The beautiful island nation of the Maldives has been described as an earthly paradise. Its exotic marine geography and pristine beaches attracts millions of tourists annually. However, this idyllic region has had a stormy past both physically and politically.
The archipelago was inhabited by peoples of mixed origin, with Buddhism being practised as early as 5th century bce, and Islam adopted in 1153 ce. Its seafaring heritage and close relationship with Sri Lanka and southern India was evident from the time of Ibn Battuta, the famous North African traveller, who resided here in 1343 ce.
Today, tourism is the main industry with the service sector accounting for four-fifths of the country’s economy. The country is also a major producer of fish and coral. Industries are mainly of the cottage or handicraft type with coir fiber from coconut husks, fish canning and boatbuilding a prominent feature. A large number of tourists flock to this tropical destination to enjoy water sports, beach and undersea activities, while the country’s fertile reefs provide world-class diving opportunities.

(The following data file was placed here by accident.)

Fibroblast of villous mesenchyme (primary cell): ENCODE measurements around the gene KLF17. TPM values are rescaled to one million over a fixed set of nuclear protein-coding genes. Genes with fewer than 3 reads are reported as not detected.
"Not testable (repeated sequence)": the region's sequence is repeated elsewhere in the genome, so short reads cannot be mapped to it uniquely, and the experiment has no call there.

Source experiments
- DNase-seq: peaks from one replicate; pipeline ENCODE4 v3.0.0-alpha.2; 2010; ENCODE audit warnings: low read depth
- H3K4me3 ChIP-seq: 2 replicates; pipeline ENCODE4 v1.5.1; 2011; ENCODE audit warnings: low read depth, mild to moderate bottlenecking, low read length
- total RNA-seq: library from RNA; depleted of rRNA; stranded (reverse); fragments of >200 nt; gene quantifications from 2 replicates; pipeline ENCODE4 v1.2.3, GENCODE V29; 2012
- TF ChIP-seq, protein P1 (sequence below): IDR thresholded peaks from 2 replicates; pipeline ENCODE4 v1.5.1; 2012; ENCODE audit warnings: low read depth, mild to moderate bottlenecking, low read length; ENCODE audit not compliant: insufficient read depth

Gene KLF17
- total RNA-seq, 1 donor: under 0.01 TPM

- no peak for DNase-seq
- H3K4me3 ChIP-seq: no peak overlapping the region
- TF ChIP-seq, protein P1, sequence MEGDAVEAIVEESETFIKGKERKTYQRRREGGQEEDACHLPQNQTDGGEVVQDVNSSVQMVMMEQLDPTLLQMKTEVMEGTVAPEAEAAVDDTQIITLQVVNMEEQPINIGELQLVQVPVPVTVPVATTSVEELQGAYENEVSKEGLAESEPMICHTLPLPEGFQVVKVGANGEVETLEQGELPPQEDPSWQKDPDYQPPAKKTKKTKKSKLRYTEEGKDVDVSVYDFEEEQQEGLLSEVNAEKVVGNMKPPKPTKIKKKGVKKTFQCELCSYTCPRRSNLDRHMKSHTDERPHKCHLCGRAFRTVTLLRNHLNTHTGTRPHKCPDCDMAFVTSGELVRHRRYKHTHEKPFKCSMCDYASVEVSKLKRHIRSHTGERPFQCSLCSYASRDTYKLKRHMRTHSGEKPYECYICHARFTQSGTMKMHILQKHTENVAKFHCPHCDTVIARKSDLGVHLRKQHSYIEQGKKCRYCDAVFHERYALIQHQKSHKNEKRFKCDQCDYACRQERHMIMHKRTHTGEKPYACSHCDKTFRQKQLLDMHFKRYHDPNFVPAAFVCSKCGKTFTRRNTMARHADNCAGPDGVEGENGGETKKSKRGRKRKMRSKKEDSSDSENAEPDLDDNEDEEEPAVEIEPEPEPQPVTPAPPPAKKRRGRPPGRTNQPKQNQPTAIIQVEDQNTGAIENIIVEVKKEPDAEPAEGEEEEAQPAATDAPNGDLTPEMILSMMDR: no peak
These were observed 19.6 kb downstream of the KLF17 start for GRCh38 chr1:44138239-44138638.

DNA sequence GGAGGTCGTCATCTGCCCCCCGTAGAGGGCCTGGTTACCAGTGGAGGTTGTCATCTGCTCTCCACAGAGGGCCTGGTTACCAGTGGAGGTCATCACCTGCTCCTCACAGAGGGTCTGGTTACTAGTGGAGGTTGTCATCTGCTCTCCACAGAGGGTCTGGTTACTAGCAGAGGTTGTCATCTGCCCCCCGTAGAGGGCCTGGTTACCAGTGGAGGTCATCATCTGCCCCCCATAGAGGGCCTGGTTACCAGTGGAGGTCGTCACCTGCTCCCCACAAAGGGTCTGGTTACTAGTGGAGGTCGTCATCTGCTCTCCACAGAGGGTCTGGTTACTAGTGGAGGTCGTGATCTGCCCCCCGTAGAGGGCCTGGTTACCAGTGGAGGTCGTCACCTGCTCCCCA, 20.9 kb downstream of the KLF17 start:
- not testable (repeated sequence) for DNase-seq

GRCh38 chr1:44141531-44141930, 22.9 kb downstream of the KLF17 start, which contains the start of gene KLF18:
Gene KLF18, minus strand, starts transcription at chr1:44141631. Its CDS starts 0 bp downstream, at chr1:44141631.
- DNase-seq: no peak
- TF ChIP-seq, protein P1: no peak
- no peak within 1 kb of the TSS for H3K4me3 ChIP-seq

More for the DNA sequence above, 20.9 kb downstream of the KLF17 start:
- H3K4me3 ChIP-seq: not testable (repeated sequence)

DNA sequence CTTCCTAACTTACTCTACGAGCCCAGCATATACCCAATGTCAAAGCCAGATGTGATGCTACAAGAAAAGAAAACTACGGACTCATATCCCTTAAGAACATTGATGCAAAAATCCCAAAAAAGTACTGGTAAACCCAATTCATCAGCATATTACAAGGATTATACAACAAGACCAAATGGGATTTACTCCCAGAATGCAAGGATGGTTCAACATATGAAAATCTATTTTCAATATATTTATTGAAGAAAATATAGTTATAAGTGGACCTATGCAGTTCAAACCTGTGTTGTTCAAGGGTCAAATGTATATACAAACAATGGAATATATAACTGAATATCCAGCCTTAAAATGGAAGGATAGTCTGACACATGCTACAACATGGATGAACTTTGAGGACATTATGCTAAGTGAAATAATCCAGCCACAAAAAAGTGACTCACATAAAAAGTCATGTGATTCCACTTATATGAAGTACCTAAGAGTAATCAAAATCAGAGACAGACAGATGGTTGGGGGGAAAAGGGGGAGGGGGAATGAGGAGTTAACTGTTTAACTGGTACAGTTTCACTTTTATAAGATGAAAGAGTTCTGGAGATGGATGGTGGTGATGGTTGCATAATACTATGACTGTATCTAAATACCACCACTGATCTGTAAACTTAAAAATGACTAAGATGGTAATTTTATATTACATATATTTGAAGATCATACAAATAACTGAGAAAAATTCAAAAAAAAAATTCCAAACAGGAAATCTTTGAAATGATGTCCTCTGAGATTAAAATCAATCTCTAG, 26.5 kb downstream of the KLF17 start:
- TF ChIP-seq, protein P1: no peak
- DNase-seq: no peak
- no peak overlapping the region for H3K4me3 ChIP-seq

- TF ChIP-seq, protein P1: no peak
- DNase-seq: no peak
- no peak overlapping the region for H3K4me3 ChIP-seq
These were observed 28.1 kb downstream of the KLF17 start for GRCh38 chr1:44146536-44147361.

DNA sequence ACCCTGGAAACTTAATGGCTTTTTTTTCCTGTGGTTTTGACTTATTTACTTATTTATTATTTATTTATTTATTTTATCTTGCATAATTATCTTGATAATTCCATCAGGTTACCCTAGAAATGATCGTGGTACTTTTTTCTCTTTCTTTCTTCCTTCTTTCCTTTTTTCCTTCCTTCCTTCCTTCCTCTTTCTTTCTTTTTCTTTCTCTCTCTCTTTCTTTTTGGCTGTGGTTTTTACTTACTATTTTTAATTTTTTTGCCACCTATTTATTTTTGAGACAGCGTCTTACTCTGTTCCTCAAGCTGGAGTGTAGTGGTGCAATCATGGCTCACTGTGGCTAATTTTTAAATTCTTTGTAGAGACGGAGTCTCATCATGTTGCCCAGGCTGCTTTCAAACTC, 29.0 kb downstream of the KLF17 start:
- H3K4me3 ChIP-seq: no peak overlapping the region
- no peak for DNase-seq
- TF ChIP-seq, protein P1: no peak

Football is the national sport and young boys and men can often be seen playing it in their localities. In addition, tennis, basketball, baseball, badminton and a variety of beach sports are popular among locals as well as foreign visitors.
Traditional music and dance are an integral part of the culture. Every year, the Maldivian National Day on November 11th is celebrated with parades and marches.